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Putting Humour in its Place

April 21, 2009

As any of you who are regular readers here will likely know, when it comes to the written word, I’m a humour junkie. It all started back in my childhood when I picked up a copy of Douglas Adams’ The Hitchhiker’s Guide to the Galaxy. And through the years I’ve scrounged together quite a collection of signed first editions of humourous novels, and some non-fiction as well.

Though I have a love of many different types of fiction, there are several reasons I lean toward humour. But the primary one is that it’s incredibly difficult to write.

Sure, all writing is difficult—you’ll never hear me deny that. But trying to write funny adds an extra layer of difficulty. Why? What’s so hard about being funny?

There are dozens if not hundreds of ways to be funny. You can have standard world with a sarcastic narrator, everything can be slapstick, or the premise of your story could just be downright bizarre…I could go on and on. But very nearly all of it—in fact nearly all non-written humour as well—comes down to just one thing. Delivering the unexpected.

That isn’t to say that everything unexpected is funny—but the expected is sure not to be funny.

This is particularly important to understand because the corollary to my love of reading comic fiction is that I also love to write comedy. Or at least I used to. Actually, that’s a little misleading…I still love to write it, I’ve just lost the knack. But I’m trying to get it back.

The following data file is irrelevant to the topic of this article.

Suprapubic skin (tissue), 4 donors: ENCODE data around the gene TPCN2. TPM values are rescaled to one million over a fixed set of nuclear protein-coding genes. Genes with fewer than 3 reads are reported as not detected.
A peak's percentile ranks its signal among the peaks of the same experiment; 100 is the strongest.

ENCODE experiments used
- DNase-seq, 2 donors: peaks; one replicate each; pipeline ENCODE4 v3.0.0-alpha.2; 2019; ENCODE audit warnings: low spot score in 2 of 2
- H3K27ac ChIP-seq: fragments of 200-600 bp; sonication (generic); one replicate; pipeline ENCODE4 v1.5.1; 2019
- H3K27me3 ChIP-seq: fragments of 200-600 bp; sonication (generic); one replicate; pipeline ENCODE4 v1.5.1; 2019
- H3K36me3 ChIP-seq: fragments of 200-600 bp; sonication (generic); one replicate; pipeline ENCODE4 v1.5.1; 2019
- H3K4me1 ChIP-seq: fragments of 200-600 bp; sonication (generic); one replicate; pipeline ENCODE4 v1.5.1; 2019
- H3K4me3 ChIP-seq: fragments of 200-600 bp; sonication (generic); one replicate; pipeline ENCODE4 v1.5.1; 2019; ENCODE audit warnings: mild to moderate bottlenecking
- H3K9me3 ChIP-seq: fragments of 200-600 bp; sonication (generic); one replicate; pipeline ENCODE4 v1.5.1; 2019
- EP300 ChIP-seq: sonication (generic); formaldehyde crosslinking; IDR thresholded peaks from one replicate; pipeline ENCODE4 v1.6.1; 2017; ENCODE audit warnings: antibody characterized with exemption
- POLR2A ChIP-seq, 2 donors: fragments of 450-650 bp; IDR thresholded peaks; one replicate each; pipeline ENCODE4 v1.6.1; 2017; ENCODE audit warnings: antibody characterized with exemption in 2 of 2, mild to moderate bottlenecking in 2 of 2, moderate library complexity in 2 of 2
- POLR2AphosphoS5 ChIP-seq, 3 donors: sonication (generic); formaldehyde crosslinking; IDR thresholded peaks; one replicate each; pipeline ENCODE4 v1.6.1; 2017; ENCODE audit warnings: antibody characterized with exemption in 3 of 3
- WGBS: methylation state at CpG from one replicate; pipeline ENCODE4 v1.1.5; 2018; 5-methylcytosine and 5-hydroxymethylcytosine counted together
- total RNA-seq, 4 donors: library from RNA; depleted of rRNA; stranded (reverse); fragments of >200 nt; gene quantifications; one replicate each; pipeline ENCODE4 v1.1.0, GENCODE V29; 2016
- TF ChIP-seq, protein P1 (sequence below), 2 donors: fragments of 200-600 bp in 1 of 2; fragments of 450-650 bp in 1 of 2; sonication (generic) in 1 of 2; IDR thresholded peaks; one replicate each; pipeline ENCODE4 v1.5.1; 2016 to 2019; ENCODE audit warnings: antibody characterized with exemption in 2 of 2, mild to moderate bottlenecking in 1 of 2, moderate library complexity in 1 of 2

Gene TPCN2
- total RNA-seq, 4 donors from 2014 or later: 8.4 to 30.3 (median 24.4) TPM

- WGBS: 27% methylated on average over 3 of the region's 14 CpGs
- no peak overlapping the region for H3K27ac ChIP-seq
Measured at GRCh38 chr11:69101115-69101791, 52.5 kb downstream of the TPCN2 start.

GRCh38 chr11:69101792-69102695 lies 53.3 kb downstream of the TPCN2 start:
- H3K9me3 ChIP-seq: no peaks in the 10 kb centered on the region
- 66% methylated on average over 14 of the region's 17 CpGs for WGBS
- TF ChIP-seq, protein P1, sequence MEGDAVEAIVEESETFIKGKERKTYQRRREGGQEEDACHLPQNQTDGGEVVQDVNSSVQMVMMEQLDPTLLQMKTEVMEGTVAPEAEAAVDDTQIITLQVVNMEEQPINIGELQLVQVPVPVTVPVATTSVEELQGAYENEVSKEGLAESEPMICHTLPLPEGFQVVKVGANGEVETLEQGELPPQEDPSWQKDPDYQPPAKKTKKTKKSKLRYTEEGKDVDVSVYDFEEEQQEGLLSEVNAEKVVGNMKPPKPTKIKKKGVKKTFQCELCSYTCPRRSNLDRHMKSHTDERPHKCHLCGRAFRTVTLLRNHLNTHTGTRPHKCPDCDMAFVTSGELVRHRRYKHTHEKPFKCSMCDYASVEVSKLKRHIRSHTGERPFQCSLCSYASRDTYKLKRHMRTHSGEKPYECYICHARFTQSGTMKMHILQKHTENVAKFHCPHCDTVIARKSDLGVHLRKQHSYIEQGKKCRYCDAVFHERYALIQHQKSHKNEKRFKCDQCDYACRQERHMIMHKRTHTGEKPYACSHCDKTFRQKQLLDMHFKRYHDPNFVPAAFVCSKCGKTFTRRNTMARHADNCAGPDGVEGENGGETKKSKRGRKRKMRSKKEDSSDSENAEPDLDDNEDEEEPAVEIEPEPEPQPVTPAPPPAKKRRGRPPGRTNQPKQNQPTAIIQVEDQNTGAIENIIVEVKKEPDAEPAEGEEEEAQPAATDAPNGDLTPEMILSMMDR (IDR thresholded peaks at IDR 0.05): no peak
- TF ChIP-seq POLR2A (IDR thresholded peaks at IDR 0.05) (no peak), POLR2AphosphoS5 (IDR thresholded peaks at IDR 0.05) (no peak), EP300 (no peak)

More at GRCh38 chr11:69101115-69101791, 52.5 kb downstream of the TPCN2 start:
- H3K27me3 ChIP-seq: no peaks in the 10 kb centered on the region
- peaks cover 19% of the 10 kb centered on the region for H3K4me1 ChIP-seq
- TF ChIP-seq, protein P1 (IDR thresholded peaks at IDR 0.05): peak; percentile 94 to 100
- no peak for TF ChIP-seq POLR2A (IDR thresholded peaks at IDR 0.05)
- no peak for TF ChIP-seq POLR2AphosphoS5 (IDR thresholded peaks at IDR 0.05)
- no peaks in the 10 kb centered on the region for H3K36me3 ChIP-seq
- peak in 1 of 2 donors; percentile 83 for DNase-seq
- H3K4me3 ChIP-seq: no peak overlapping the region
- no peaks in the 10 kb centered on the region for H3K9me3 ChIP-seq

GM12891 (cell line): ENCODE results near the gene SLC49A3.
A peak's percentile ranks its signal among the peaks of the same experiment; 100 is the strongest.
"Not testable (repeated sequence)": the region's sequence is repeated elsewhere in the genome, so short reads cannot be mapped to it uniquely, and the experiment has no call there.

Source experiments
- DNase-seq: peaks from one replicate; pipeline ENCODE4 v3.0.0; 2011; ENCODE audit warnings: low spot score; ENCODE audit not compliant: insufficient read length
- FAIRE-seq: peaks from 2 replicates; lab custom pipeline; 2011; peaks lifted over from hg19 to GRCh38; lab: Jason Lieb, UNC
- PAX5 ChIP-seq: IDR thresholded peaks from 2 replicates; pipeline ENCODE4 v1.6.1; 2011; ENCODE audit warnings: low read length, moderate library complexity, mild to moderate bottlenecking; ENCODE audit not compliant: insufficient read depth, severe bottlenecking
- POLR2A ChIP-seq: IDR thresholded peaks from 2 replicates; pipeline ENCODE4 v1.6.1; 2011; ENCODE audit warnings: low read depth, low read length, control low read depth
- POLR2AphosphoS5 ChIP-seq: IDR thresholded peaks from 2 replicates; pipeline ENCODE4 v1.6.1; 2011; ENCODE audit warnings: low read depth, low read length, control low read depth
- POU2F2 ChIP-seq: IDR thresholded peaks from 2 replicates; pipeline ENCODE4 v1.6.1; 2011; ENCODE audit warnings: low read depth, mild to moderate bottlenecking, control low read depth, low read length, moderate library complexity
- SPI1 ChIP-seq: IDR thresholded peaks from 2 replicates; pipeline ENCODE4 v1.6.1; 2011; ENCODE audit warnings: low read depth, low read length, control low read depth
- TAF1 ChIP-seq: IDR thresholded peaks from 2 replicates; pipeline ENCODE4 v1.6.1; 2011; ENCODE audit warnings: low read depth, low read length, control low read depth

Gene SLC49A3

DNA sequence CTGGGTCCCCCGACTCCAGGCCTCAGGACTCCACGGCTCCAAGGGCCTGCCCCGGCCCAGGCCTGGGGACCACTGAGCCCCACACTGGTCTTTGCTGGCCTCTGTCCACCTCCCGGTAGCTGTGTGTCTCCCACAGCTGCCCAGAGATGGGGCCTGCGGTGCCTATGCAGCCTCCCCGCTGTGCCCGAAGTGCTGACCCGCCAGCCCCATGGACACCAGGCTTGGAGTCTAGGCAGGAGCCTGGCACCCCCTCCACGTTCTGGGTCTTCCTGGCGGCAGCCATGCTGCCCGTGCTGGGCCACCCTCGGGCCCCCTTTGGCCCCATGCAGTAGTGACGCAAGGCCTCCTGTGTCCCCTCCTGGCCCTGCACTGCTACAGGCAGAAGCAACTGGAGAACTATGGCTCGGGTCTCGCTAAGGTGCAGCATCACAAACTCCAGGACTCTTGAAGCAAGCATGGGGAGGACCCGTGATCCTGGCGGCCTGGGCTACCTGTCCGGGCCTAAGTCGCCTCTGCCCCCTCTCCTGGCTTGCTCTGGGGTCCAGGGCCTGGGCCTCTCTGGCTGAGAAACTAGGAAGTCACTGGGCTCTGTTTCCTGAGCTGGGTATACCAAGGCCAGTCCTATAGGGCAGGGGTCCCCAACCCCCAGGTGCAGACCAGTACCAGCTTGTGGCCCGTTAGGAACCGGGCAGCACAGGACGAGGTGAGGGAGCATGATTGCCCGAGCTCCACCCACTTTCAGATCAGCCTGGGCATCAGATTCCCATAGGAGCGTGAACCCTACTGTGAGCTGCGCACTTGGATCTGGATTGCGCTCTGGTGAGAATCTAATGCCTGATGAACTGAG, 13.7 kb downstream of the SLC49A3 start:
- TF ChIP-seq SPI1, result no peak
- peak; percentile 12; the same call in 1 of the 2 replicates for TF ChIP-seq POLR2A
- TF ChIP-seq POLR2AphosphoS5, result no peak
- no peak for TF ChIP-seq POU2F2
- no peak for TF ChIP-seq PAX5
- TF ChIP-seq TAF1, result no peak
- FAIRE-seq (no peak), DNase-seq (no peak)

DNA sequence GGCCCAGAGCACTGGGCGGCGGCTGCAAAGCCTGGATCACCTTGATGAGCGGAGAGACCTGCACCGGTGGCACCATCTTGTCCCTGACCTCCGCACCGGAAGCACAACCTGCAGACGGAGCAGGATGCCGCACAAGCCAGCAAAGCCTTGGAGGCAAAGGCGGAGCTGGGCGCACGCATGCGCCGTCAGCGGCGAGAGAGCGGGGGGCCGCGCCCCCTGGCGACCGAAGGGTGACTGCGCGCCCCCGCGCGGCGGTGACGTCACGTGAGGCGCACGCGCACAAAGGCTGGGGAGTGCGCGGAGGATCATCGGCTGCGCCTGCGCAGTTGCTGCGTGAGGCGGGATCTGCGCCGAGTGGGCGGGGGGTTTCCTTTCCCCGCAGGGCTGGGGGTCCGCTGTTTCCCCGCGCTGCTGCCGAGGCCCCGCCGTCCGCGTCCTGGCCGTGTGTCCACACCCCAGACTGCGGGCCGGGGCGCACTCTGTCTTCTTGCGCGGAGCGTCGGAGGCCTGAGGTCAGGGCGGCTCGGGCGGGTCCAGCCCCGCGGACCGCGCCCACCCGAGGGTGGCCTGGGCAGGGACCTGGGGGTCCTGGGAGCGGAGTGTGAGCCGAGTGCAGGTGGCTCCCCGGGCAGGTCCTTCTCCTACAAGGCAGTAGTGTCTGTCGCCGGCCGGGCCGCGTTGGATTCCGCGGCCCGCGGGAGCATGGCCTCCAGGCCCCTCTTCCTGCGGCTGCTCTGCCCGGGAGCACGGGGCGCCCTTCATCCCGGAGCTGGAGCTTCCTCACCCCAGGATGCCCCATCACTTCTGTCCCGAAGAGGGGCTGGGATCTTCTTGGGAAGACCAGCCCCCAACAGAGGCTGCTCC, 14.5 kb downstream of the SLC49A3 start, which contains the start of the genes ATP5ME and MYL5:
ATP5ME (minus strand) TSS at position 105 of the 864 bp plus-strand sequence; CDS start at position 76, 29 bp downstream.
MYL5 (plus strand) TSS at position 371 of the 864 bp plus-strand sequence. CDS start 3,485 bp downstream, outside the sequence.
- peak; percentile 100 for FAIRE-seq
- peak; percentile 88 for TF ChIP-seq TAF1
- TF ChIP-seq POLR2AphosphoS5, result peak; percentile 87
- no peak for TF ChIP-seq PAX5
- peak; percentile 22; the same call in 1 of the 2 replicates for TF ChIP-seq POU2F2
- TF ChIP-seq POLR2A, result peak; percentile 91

In her essay “Learning to Write Comedy or Why It’s Impossible and How to Do It“, Connie Willis (one of my favorite comic and non-comic writers) says:

There’s no step-by-step method for writing humorous fiction (Step 4: Insert clever wordplay every sixth line) and no easily learned formula. It’s not possible to be taught to write comedy—I doubt if it’s possible to be taught to write anything—but that doesn’t mean you can’t learn. And the way to learn to write comedy is to watch and read comedies and analyze what you’re watching and reading.

So I’ve delved into some of my favorite comic gems, both to try to reignite the spark but also to try to see what they’re doing and how they’re doing it. During this exploration I’ve also picked up some non-comic books, an even some downright depressing ones and I’ve found out something a bit unexpected.

There is humour everywhere. Nearly every book I’ve read that’s even half-decent has some humour tossed in. Often hand-in-hand with very serious subject matter. John Varley is a great example of this. No matter what his subject matter at least one of the characters—often the first person narrator—has an acidic sense of humour, which peeks it’s head out at some very inopportune times. Even authors who chronicle real-life horror, like the authors of Schindler’s List and Night, juxtapose light humour with the atrocities they describe—the humour making the sadness more poignant.

But why is humour so difficult? To oversimplify it, the situations that create drama and sadness are nearly universal. But what we find funny is much more diverse, and is colored by things like, where we grew up, what our family was like, our education, our friends, what we read, what we learn, and to a certain extent what we are told is funny by others.